4.3. Power Supply

The first and perhaps most obvious requirement is the power supply to the module. The designer has two choices either to use the modules on board linear power regulator or to supply a suitably regulated 3.3V supply.

If the designer chooses to use the on board regulation a simple supply providing 5-12V DC is required, although there is adequate smoothing on board an additional 47uF electrolytic type capacitor will ensure any transient power sags will be dealt with. If using this supply method the modules 3.3V rails can supply 50mA or so of additional current to external devices such as buffers or small logic devices. Good decoupling and grounding must be used if the module supplies external devices.

Figure 4.4. Schematic fragment using on board EB675001DIP power regulation

Schematic fragment using on board EB675001DIP power regulation

On board regulation is not efficient the exact power usage is outlined in Figure 2.9, “Graph of EB675001DIP power usage”

If the on board regulation will not meet the designers power requirement a 3.3V off board regulator can be used to supply power to both the module and the other application hardware. Because the user CPLD can alter the required power, provision for a maximum current of 0.5A (1.6W) should be made for the module. The circuit outlined in Figure 4.5, “Schematic fragment of flexible EB675001DIP power supply” provides for both on board or off board regulation. Only one of the zero ohm resistors R1 and R2 should be fitted. R1 for off board regulation and R2 (with REG1 omitted) if on board regulation is to be used. R1 should be used in off board mode to ensure the internal regulator is not placed in parallel with the external one.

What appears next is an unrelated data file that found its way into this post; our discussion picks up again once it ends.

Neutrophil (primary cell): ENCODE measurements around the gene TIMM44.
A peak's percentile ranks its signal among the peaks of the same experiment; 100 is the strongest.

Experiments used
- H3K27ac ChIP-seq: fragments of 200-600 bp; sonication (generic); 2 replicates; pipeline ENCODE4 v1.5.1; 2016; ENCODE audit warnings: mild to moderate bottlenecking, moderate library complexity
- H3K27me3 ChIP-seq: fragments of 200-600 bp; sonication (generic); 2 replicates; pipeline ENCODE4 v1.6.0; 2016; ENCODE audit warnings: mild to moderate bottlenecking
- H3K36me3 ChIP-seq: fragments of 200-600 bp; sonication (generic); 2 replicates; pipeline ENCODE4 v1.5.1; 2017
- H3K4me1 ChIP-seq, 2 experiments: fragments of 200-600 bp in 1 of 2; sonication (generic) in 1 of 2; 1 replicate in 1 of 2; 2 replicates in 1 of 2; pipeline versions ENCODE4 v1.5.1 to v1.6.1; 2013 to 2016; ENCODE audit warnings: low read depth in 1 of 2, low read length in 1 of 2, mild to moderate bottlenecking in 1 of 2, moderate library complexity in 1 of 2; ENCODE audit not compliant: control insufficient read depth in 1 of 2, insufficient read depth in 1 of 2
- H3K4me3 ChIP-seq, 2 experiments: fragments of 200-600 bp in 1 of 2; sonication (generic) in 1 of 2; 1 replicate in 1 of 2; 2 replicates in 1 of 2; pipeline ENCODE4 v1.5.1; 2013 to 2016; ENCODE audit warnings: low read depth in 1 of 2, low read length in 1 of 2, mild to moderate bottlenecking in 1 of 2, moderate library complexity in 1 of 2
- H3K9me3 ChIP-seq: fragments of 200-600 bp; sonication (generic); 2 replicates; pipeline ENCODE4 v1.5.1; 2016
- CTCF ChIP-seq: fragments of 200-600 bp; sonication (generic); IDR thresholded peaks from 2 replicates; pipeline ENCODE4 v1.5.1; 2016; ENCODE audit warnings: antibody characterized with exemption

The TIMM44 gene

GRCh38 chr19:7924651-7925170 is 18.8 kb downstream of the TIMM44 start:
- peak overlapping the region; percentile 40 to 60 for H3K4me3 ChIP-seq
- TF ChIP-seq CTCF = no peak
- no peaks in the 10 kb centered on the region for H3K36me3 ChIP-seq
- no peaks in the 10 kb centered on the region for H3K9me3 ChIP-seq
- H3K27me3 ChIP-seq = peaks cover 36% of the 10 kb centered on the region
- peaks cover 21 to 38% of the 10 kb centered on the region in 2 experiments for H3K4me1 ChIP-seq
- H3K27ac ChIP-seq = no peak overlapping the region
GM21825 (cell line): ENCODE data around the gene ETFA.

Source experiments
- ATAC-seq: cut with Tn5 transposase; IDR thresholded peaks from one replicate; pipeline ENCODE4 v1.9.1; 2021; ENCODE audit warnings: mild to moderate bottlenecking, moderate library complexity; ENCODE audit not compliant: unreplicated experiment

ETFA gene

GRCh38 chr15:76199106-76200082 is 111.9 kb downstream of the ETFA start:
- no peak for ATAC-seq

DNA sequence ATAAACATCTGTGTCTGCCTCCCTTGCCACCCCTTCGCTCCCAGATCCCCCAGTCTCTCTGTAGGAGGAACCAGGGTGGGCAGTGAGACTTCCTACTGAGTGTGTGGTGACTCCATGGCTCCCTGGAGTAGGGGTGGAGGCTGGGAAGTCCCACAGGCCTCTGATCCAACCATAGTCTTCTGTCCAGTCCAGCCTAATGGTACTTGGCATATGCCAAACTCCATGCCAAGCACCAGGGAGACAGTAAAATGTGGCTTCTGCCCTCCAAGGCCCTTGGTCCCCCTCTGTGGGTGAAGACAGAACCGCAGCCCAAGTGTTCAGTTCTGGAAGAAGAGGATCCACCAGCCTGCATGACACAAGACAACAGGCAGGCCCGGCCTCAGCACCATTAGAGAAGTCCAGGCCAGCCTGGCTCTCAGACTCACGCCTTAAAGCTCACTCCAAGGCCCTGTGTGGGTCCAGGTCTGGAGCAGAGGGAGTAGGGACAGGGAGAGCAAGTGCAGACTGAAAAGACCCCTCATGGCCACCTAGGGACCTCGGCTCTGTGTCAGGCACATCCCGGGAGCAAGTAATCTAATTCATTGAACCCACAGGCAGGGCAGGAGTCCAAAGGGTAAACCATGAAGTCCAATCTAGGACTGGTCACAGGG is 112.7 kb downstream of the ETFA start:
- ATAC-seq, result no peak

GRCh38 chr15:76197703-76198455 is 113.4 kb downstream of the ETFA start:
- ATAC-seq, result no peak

Figure 4.5. Schematic fragment of flexible EB675001DIP power supply

Schematic fragment of flexible EB675001DIP power supply

The linear regulator methods (both on board and external) work well for low input voltages and can produce adequate power for small circuits without requiring extensive heatsinks and cooling. For higher power or input voltage requirements a DC to DC converter can be used to generate 3.3V with much greater efficiencies.

One possible circuit is outlined here, this is a simple step down switcher arrangement capable of producing 3W from a wide input voltage. The example circuit shown here can be built from simple through hole components and is generally insensitive to layout issues providing the leads are kept short.

The Texas Instruments MC33063 is a simple eight pin device which can be configured for several modes of operation in addition to the step down configuration shown here. The inductor L2 is a 220uH coil a suitable part might be a TOKO 822LY-221K (this part would limit the output current).

It is of course possible to create this circuit using surface mount components, MC33063AD and A814AY-221K would be the major parts, although circuits and devices with superior performance may be selected in SMT designs.

Figure 4.6. Schematic fragment of DC-DC converter EB675001DIP power supply

Schematic fragment of DC-DC converter EB675001DIP power supply

There exist a large number of component and circuit choices for DC to DC converters and the user should select the appropriate one for their needs.